Remembering Buddy Baker:
A legend and voice
Photo by Streeter Lecka/NASCAR via Getty Images
Buddy Baker signs autographs for fans at Darlington Raceway in August 2008.
By Jonathan Fjeld
August 14, 2015
DISCLAIMER: Opinions expressed are solely those of the writer.
Earlier this week, the NASCAR community lost Buddy Baker, a great sports icon and a legendary NASCAR driver. Baker lost his battle with lung cancer on August 10th in the early morning hours. He was 74.
When you look back
on the life Baker lived, however, one would not say he lost any battle at all,
and lived a life full of many things that left a lasting mark on many people,
Baker was a co-host of SiriusXM NASCAR Radio's Tradin' Paint for many years, and each day with the show's call-in format, he interacted with many fans.
I was one of those who called in, and each time I did, I was met with nothing but great sincerity and admiration for my fandom from Baker. Being just 11-years-old when I first called in, Baker especially noted and appreciated the fact that NASCAR had young fans around to show that the future of the sport is shining bright.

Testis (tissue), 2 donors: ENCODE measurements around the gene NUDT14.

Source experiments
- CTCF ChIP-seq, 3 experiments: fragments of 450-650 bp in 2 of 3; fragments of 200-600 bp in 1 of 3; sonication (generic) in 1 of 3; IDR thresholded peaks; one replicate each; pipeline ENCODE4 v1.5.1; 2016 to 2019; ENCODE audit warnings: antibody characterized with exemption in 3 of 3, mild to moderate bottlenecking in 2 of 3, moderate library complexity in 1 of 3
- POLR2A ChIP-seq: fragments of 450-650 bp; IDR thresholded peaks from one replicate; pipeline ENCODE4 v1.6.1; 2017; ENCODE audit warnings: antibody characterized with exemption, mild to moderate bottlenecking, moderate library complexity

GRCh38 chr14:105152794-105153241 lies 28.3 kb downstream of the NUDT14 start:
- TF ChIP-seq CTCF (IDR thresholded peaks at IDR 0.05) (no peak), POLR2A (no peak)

Baker's admiration he had for younger fans and other people looking to get into the sport made him resonate with many people. Along with that, Baker's achievements also helped him to resonate even more with drivers, like Ryan Newman, when they came to ask for help.
Below are some of the accomplishments from his announcing and driving careers in NASCAR that spanned over four decades:
Photo by NASCAR Media/ISC Archives
* Winner of 19 Career NASCAR Cup Series races, including the Big Four NASCAR races (Southern 500, Daytona 500, Coca Cola 600, Winston 500)
* First to break the 200 mph barrier on a closed course at Talladega Superspeedway
* Winner of the 1980 Daytona 500 with a record setting pace of a 177.602 MPH average speed, a record that still stands today
* Inducted into the International Motorsports Hall of Fame in 1997
* Named one of NASCAR's 50 Greatest Drivers in 1998
Baker will be missed by many for all he did for NASCAR and motorsports in general. To me, the comments he made in his final radio appearance said it best, “Do not shed a tear. Give a smile when you say my name. I'm not saying goodbye. Just talk to you later.”